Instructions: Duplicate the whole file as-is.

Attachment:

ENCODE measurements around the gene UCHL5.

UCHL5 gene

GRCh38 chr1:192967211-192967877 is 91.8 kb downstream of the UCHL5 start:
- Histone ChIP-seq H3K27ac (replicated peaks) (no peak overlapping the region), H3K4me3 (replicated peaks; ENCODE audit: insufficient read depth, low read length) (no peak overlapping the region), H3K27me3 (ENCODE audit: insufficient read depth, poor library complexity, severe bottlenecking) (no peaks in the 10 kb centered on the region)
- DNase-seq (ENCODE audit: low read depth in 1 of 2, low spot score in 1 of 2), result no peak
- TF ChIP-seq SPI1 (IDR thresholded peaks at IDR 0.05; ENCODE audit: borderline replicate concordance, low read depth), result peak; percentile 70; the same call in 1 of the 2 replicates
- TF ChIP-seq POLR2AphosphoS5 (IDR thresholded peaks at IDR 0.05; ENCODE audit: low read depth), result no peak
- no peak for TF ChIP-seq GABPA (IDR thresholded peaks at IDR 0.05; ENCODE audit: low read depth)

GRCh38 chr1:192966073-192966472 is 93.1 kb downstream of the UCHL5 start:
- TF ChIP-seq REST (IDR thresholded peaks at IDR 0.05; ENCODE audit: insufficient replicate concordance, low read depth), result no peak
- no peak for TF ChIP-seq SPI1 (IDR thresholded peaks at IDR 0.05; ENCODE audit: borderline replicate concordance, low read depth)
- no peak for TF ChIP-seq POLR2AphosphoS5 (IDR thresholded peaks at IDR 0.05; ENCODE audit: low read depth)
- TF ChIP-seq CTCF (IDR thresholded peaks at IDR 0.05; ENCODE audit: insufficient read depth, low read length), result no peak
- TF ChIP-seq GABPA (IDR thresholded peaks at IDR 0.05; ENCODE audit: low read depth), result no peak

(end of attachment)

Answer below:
ENCODE measurements around the gene UCHL5.

UCHL5 gene

GRCh38 chr1:192967211-192967877 is 91.8 kb downstream of the UCHL5 start:
- Histone ChIP-seq H3K27ac (replicated peaks) (no peak overlapping the region), H3K4me3 (replicated peaks; ENCODE audit: insufficient read depth, low read length) (no peak overlapping the region), H3K27me3 (ENCODE audit: insufficient read depth, poor library complexity, severe bottlenecking) (no peaks in the 10 kb centered on the region)
- DNase-seq (ENCODE audit: low read depth in 1 of 2, low spot score in 1 of 2), result no peak
- TF ChIP-seq SPI1 (IDR thresholded peaks at IDR 0.05; ENCODE audit: borderline replicate concordance, low read depth), result peak; percentile 70; the same call in 1 of the 2 replicates
- TF ChIP-seq POLR2AphosphoS5 (IDR thresholded peaks at IDR 0.05; ENCODE audit: low read depth), result no peak
- no peak for TF ChIP-seq GABPA (IDR thresholded peaks at IDR 0.05; ENCODE audit: low read depth)

GRCh38 chr1:192966073-192966472 is 93.1 kb downstream of the UCHL5 start:
- TF ChIP-seq REST (IDR thresholded peaks at IDR 0.05; ENCODE audit: insufficient replicate concordance, low read depth), result no peak
- no peak for TF ChIP-seq SPI1 (IDR thresholded peaks at IDR 0.05; ENCODE audit: borderline replicate concordance, low read depth)
- no peak for TF ChIP-seq POLR2AphosphoS5 (IDR thresholded peaks at IDR 0.05; ENCODE audit: low read depth)
- TF ChIP-seq CTCF (IDR thresholded peaks at IDR 0.05; ENCODE audit: insufficient read depth, low read length), result no peak
- TF ChIP-seq GABPA (IDR thresholded peaks at IDR 0.05; ENCODE audit: low read depth), result no peak